Taylor Owen: On the governance side of this, I've often been unsatisfied by this push towards AI governance, which is such a hot topic in the tech policy world and the global governance community at the moment. And it's always felt to me like AI wasn't the right unit to be governing. It wasn't the thing that could be governed, even though it was being used as the conceptual framing for a set of policies people were trying to figure out. But that has led to either no progress on a policy agenda or very easy avoidance of meaningful policy from the AI companies, because it really wasn't a tangible thing. So, I guess, what do you think about this broader AI governance framing that is being widely debated around the world? But more importantly, is that right, that AI, as this intangible technical thing, isn't the right governance frame? Do you think it should actually be these extractive inputs that you talk about, or these components of the broader infrastructure? And maybe they're the place we need to govern, and we don't need to think about governing AI as a thing we just need to govern all these other components of it?
Kate Crawford: Exactly. And there's a couple important points to unpack there. First is this idea of: is AI the right unit of analysis for governance, both nationally and internationally? And I would suggest, as you say, it is not. And we need to widen that lens again to look at these deeper questions of extractive infrastructures and the places where these systems are brought to bear on human bodies in institutions; be it criminal justice, or health care, education, or hiring. But at the same time as we're hearing this highfalutin language, particularly around international governance of technology, it's happening with this very dark backdrop of a type of nationalist AI agendas, the usual articulations of xenophobia and mutual suspicion and network hacking. And there's this fantastic book by Tung-Hui Hu, which is called The Prehistory of the Cloud, which really, I think, isolates this shift that has happened, just in the last 10 years really, from this very liberal vision of global digital citizens who were engaging as equals in these abstract spaces of networks. I mean, you'll remember this Taylor, this is very much Web 2.0 optimism about everyone being able to get on an internet space. But now we've sort of seen a shift towards a much more paranoid vision, of defending a national cloud against a racialized enemy and the spectre of the foreigner threat. So that's the context in which people are now saying, "If we are to create some form of computational governance structure or principles, and laws and regulations, how do we do that at a transnational level?" When clearly that's what we have to do. Regulating at the level of the nation state is also too small a unit, if you will. So I think you're exactly right. That to look at the way in which you transcend the bounds of the nation state to think about the ways in which different sorts of structures of governance with bigger questions could be created, that's the big challenge. And that's a really important project. And I think, in some ways, we could talk at length about the proposed EU guidelines for AI regulation. Because you can see both-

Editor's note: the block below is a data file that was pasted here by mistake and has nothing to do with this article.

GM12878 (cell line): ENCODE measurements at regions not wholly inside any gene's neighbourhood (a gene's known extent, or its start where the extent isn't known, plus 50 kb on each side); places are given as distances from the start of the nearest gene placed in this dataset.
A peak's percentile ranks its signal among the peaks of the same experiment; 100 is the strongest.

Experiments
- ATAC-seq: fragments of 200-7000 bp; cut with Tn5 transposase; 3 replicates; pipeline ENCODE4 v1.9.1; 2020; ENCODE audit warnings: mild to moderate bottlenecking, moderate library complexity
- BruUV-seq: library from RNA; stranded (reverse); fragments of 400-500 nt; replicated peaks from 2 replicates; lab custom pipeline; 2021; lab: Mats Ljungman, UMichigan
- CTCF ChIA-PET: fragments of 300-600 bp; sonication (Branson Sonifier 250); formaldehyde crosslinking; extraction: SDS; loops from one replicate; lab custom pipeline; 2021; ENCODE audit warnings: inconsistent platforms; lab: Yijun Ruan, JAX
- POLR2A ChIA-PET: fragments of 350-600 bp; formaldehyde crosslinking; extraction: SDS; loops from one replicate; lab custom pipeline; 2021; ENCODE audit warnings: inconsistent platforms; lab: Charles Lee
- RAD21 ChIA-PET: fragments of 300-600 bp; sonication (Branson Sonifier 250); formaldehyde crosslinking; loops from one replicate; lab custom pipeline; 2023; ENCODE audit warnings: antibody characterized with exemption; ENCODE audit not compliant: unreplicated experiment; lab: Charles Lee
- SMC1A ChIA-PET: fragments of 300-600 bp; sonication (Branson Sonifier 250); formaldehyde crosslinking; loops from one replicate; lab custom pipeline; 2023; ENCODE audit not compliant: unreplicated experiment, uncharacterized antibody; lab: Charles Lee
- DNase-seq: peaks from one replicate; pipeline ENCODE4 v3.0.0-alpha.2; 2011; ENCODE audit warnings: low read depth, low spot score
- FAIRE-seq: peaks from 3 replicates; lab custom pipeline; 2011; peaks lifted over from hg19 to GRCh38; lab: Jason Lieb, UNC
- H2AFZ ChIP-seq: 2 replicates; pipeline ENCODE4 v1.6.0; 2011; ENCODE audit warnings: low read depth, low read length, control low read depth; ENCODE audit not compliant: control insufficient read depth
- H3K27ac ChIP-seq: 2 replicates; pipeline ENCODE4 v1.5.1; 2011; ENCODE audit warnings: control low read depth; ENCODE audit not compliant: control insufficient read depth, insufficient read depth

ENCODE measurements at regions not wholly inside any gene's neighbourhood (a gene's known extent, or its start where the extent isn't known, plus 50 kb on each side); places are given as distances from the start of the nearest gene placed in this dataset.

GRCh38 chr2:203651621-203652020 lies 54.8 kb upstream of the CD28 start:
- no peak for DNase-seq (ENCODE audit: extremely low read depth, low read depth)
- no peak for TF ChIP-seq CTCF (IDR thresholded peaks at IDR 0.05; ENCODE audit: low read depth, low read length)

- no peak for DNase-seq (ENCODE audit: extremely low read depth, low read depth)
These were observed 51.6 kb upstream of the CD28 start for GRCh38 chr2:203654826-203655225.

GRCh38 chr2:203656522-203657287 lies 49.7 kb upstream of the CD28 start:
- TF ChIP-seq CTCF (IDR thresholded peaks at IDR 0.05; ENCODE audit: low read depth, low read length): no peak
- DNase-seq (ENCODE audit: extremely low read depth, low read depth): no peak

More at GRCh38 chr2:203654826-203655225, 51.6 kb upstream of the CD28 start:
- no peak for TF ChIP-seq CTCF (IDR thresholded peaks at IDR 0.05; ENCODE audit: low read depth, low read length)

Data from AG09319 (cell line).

Taylor Owen: Yeah. Yeah. Focused on risk. But also, industrialization. Right? They're, as you say, very concerned about European industrial capacity to exploit data, to create data, to build AI companies; so it's serving those two purposes there.